How Latin America became tech’s next big frontier

Buying a used car, renting an apartment or opening a bank account: all recurring nightmares in Latin America, because of reams of paperwork, lethargic bureaucracy and legal pitfalls.

Start-ups created to tackle problems like these are propelling the region to the forefront of the emerging market tech boom. Last year US $4.1 billion of venture capital investment flowed into Latin America, exceeding southeast Asia’s $3.3 billion and beating Africa, the Middle East and central and eastern Europe combined, according to the Global Private Capital Association.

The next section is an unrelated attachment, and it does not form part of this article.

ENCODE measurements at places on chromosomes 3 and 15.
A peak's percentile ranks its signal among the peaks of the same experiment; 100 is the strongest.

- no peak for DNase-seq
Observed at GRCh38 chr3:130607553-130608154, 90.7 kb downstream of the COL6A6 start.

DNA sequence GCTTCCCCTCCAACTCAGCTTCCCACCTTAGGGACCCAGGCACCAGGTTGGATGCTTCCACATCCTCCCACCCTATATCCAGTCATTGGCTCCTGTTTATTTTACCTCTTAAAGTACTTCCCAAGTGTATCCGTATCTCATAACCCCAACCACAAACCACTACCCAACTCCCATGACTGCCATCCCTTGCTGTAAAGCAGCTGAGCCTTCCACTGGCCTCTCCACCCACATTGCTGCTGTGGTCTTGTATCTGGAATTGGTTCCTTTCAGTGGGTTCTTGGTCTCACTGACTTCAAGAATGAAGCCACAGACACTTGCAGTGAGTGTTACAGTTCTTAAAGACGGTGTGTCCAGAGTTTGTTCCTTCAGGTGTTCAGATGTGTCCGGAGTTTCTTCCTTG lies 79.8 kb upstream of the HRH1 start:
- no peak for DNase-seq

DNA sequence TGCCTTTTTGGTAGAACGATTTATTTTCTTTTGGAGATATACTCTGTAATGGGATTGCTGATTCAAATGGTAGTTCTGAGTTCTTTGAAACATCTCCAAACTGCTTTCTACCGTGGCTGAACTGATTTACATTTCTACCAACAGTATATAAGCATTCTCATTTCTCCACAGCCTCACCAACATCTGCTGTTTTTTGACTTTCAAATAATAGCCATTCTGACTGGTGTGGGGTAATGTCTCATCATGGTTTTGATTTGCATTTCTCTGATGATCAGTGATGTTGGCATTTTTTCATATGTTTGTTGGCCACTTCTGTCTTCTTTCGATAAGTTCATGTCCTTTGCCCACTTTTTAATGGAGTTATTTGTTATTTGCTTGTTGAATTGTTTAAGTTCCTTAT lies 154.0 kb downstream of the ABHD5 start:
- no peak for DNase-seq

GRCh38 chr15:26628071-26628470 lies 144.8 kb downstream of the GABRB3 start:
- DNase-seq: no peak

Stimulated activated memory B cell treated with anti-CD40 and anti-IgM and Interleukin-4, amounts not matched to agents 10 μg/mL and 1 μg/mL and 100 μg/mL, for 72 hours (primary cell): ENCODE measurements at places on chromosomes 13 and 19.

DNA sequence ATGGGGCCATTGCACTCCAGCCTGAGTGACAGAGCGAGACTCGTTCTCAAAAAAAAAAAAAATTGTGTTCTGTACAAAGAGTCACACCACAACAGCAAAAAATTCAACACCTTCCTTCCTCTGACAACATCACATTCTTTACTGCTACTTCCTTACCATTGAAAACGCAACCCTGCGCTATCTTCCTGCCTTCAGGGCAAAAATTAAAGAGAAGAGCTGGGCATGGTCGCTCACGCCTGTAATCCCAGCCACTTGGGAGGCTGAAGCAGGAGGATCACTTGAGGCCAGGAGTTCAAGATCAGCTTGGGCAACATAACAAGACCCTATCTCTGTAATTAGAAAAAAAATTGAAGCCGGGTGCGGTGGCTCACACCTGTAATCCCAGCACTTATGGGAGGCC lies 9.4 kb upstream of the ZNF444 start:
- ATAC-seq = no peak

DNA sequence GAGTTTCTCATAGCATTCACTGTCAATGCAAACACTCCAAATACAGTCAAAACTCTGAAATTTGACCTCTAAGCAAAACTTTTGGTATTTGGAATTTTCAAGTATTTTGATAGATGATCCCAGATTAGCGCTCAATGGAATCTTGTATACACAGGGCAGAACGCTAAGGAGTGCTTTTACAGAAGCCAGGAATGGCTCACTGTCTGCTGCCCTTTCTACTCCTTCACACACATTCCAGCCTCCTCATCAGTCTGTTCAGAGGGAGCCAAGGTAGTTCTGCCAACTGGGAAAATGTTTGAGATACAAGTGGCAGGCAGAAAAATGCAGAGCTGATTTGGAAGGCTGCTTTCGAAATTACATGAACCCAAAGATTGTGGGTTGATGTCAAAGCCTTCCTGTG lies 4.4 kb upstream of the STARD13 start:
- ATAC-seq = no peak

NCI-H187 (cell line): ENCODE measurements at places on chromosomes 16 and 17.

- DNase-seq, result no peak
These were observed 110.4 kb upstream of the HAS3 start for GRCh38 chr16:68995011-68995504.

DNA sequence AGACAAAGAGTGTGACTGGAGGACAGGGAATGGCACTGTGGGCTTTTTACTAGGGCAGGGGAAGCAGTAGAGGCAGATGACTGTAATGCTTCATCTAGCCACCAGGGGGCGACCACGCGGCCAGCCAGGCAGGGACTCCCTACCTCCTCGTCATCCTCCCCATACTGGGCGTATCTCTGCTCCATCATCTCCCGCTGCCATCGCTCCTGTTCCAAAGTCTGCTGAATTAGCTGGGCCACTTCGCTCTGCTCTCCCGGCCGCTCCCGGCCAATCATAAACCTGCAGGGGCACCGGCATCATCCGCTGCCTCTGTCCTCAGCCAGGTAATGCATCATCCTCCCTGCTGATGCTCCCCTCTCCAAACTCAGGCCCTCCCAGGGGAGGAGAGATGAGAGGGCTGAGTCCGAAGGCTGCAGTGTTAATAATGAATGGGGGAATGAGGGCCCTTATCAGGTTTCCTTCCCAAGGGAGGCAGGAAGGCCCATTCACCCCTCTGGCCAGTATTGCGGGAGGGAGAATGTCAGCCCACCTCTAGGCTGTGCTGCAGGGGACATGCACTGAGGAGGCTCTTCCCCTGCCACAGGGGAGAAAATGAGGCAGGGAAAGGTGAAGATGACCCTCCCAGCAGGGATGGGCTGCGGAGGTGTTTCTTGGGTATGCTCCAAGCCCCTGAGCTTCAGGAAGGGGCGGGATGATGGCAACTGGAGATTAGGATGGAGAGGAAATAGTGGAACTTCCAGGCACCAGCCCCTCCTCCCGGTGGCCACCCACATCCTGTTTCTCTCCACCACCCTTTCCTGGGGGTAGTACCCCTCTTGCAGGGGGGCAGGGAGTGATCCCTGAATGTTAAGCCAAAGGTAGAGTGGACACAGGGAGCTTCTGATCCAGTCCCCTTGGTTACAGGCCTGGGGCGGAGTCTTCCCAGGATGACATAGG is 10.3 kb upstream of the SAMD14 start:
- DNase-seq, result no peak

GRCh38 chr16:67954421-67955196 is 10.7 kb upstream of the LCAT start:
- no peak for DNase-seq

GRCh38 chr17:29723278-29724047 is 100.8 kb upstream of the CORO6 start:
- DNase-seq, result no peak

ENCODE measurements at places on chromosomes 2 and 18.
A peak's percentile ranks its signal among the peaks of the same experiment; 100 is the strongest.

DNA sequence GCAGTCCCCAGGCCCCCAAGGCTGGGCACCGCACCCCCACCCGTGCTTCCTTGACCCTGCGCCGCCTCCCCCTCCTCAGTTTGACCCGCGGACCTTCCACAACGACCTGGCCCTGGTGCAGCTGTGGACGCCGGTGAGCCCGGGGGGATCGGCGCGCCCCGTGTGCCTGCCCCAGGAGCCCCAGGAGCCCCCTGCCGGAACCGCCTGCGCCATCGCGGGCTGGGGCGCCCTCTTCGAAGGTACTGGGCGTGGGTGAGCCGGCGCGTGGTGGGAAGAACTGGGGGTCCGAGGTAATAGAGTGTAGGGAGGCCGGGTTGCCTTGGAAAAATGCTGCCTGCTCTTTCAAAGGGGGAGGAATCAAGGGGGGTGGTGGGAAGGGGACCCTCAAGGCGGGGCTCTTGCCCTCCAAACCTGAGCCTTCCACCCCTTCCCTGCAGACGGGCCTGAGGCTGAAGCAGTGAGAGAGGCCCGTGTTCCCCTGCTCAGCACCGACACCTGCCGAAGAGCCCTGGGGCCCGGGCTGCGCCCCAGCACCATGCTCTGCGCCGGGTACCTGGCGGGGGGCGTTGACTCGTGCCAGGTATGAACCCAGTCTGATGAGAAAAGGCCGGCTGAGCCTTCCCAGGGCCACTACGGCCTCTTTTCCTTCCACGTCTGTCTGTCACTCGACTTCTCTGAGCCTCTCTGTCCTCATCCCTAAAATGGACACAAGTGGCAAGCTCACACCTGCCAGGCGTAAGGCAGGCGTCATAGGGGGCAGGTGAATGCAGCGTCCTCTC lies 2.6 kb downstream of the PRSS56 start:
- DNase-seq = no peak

“We started in this industry in 1999 when there was hardly any internet, almost all the connections were dial-up and internet penetration was 3%,” said Hernán Kazah, co-founder of Kaszek Ventures, Latin America’s largest early-stage fund with more than $2 billion of capital raised to date. “Today, Latin America finally has critical mass in almost every market.”

Nubank exemplifies the new breed of Latin American start-up. Co-founded in 2013 by Colombian entrepreneur David Vélez after it took him six months to open a bank account when he moved to São Paulo, it has grown exponentially and now has more customers than any other standalone digital bank in the world.

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